Threats by at least one garment union to strike over the arrest of Beehive Radio’s Mam Sonando have strained negotiations with employers over an amendment to the labor law, a union official said Wednesday.
Garment industry officials have said that a reduction in wages offered to night-shift workers is becoming critical, as Cambodia’s industry vies for investors eyeing neighboring countries.
“Following the events of last week, there’s been a chilling of relations with employers,” said George Mcleod, international liaison for the Free Trade Union of the Workers of the Kingdom of Cambodia.
Mcleod said the strained relations came after the FTU threatened to strike with a union coalition for the release of Mam Sonando, who was imprisoned on charges related to the Jan 29 anti-Thai riots but later released on bail.
The Garment Manufacturers Association in Cambodia would not comment on whether relations were strained with FTU President Chea Vichea, but did criticize his leadership.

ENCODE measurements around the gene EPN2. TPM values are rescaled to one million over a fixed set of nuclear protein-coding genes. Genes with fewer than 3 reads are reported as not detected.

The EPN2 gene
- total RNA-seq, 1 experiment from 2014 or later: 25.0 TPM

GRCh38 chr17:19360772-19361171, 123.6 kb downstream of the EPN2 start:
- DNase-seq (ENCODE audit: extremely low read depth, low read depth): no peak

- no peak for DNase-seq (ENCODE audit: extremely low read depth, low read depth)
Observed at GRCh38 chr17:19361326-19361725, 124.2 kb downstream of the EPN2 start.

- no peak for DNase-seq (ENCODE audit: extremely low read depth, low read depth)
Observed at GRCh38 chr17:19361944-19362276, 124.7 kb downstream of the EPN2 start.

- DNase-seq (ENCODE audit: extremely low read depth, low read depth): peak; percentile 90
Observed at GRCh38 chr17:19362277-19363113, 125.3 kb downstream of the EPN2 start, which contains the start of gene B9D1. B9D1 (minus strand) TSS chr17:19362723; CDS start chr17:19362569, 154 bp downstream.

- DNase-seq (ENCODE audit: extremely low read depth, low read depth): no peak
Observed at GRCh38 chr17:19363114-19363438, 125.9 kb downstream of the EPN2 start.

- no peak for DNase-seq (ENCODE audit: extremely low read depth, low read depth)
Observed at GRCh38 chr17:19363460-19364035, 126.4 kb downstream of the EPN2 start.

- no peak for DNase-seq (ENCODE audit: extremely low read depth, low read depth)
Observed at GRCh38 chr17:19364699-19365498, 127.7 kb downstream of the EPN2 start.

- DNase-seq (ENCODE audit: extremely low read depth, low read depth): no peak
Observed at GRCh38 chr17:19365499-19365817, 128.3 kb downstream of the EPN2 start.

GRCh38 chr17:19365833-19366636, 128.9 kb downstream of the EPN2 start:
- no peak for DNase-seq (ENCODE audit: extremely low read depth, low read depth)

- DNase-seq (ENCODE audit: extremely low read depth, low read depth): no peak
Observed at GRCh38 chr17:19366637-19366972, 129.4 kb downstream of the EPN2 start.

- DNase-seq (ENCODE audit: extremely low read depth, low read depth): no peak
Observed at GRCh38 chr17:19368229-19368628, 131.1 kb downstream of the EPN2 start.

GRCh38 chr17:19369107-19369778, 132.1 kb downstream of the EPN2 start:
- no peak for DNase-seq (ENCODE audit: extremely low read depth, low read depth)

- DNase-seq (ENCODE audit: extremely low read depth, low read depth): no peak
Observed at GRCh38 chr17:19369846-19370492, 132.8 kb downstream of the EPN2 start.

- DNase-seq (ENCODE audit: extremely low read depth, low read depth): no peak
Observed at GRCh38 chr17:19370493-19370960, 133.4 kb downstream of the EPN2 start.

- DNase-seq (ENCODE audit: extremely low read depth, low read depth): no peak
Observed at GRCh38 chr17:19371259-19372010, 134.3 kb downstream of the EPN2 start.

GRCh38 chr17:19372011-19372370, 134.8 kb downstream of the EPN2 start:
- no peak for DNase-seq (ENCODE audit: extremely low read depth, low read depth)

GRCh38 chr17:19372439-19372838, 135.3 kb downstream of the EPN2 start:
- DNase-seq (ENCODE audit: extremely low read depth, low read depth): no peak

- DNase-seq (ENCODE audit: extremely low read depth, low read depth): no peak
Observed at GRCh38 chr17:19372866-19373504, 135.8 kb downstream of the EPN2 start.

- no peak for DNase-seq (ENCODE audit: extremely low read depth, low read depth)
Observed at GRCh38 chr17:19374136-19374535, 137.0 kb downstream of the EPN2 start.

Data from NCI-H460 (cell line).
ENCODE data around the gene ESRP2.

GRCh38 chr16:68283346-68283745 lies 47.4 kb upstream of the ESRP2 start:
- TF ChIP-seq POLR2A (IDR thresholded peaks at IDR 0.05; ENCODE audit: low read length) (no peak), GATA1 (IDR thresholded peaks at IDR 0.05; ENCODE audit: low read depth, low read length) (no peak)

“Chea Vichea’s actions will hurt not only the garment factories but the economy as a whole,” GMAC labor consultant Chan Dara said Wednesday.
Few factories can afford to run a night shift, since Cambodian law mandates night workers receive twice the day wage, GMAC President Van Sou Ieng said last week.
FTU is willing to accept 130 percent of the day wage instead of the standing 200 percent, as long as the work week is reduced by two hours, Mcleod said.
But GMAC said a change in the night wage should not be related to a reduction in work hours.
“We will not link a reduction of working hours to a decrease in the night wage,” Chan Dara said.
Wage reform must pass, Van Sou Ieng said, or the industry may risk losing valuable contracts to companies in China or Vietnam.
“If the night shift is viable, we can take orders, increase exports and create 100,000 jobs…. I regret we cannot do that now. If we delay, I do not think factories will stay,” he said.
Industry officials are particularly concerned about productivity because Cambodia loses its US garment quota in 2005. Officials hope to have joined the World Trade Organization by then.
In a meeting last week with various ministries, factories and unions, the Labor Advisory Committee proposed to create a working group to consider amending the night wage, Chan Dara said.